Facebook Inc., Alphabet Inc. (Google) and Twitter Inc. are under scrutiny for the roles each played in Russia's attempt to manipulate the public and disseminate fake news during the 2016 political campaign. All three companies will face congressional questioners about their respective roles in the election-tampering investigation.
Consumers of political news are subject to the same sorts of biases and cognitive errors that affect investors. However, there is a significant difference between these two types of news consumers: Traders have a fast and measurable feedback loop — investment returns — that penalizes those who believe things that are not true. Partisans suffer no tangible losses when they indulge their biases, enduring nothing more than the occasional shock of being proven wrong on Election Day.
Let's take a real-life example from the investing world — the iPhone 7. Shortly after the September 2016 introduction, stories circulated that initial sales were disappointing, and you could sense that the Apple haters were intent on scoring points. As it turns out, that reporting was off the mark; sales of the iPhone 7 turned out to be great and since then the company's shares have gained more than 50%. The penalty for those inclined to believe this news was an expensive, missed investing opportunity.
Consider also what happens when investors latch onto a positive narrative that turns out to be false. Look no further than the stories at Valeant Pharmaceuticals International Inc. and Theranos Inc., each a costly disaster. Both of these can be traced to well-known but persistent cognitive errors in human behavior.
When partisans believe a storyline that turns out to be false — be it pizzagate, Benghazi or the Russia dossier — the repercussions for them as an individual are virtually meaningless. Sure, the impact on country as a whole may be negative, but the specific cost to the individual is de minimus.
What makes investing so much more satisfying than partisan politics is the presence of that relatively fast and meaningful feedback loop.
This isn't a new thesis for me. I have been exhorting investors to be careful about how they consume news for literally decades now. In 2005, I wrote a warning to traders and investors:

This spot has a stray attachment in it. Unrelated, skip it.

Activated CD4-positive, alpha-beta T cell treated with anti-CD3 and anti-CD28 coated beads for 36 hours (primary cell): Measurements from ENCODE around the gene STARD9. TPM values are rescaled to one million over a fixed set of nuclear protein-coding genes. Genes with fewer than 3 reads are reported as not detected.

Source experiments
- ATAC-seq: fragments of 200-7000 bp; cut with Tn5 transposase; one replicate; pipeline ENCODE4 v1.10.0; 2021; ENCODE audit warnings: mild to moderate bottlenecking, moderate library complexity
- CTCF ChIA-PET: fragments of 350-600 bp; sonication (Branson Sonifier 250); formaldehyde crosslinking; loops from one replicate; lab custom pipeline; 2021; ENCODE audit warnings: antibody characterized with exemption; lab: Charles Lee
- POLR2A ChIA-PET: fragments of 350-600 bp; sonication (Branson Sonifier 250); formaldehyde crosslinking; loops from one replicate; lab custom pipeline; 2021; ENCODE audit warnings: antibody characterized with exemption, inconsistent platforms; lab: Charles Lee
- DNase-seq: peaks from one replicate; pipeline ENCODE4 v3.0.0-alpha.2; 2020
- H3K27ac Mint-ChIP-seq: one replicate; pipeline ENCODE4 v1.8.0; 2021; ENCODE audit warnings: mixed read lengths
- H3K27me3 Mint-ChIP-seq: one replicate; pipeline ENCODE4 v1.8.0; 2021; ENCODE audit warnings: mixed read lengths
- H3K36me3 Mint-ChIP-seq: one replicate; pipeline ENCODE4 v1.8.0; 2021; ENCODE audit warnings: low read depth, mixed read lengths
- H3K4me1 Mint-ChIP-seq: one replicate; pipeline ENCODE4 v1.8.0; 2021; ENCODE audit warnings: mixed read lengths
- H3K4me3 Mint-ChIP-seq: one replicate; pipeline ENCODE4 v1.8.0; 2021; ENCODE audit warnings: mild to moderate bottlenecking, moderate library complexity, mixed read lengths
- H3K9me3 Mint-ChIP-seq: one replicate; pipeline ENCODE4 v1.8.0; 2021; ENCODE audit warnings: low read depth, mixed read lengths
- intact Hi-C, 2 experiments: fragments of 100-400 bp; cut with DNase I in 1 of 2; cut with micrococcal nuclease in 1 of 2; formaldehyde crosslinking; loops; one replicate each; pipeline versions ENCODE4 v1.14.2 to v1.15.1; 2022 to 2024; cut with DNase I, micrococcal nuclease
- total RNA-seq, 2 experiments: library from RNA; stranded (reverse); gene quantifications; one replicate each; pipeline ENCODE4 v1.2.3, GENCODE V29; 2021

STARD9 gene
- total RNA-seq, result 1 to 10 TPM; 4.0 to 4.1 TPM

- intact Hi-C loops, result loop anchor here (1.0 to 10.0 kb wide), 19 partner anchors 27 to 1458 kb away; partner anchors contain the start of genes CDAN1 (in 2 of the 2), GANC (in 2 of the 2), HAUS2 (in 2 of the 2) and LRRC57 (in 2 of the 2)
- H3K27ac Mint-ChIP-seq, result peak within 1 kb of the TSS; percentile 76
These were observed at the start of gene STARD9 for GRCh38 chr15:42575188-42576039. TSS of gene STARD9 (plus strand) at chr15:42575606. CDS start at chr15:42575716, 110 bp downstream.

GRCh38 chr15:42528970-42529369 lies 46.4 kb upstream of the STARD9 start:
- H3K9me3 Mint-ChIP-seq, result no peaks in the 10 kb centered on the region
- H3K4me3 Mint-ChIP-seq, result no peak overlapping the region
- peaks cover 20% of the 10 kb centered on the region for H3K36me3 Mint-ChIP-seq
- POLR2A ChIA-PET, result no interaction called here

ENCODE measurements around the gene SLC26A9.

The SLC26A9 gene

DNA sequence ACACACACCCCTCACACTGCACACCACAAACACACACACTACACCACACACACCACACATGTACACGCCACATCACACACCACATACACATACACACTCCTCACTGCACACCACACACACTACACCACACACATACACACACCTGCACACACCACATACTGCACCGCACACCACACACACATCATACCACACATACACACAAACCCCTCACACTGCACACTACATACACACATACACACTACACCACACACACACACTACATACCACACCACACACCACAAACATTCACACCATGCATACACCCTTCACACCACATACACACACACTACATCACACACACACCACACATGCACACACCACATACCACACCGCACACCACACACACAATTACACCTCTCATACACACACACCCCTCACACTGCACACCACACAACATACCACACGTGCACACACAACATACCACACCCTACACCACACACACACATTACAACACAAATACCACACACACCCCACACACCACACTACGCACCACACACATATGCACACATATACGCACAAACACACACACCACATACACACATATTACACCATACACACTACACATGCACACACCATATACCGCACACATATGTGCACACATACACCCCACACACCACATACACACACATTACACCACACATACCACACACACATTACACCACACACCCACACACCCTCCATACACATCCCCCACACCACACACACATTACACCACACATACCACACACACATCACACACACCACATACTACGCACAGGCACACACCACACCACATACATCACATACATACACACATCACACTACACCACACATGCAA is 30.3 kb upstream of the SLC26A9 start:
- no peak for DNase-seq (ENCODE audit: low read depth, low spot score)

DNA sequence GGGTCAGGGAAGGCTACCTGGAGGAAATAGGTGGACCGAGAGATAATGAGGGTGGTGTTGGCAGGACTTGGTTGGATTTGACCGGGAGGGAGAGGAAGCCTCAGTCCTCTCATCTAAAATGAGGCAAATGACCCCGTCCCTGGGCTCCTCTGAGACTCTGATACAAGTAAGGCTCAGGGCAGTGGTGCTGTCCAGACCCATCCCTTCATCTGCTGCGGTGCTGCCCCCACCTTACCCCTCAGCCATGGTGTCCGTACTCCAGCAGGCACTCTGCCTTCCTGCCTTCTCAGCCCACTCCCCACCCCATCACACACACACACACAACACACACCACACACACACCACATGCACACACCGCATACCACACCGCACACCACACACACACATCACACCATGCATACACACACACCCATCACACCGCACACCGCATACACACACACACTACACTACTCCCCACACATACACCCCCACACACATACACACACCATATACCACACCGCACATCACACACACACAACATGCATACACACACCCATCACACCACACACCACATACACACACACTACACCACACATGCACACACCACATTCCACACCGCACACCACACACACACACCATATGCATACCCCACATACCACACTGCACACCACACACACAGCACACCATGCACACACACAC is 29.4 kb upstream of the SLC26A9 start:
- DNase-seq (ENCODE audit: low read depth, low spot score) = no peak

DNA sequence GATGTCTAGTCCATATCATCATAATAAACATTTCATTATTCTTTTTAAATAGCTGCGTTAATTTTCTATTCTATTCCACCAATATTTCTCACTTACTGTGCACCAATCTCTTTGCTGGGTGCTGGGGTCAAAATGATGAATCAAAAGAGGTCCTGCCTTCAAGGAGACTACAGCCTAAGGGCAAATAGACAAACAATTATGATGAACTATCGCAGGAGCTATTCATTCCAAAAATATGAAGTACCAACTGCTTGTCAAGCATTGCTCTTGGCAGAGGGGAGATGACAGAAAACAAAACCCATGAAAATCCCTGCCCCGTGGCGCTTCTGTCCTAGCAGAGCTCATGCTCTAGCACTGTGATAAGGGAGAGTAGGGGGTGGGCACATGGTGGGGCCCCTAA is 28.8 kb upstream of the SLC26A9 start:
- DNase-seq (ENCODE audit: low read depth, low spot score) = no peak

News is hardly new. The vast majority of it is backward-looking, informing you as to what has happened already. Investing is about what is going to happen; what's occurred in the past may be of interest, but it's hardly germane to the investment process. Indeed, by the time the news is "out," it already has been built into the stock price.
I've touched on the subject of having a healthy media diet before. I wish I had been more persuasive, since the amount of useless and misleading news seems to be as high as ever. Perhaps people are immune to calls to remove the junk food from their diets, both figuratively and literally.
And so I once again recommend that savvy citizens and voters apply the same approach to news consumption that smart investors use:
Only follow trusted sources that have a track record. Understand your own biases. Be skeptical. Force yourself to understand opposing views by reading widely. Reduce the amount of buzz and noise in your consumption. Don't read to confirm your own views; find things that challenge your positions.
Investors have a very powerful incentive for not getting taken in by fake or misleading news. The question before us is: How can a society get its citizens to be similarly motivated, even though they lack that same immediate punishment for consuming and acting upon bad information? That is a question I suspect we will be wrestling with for a long time.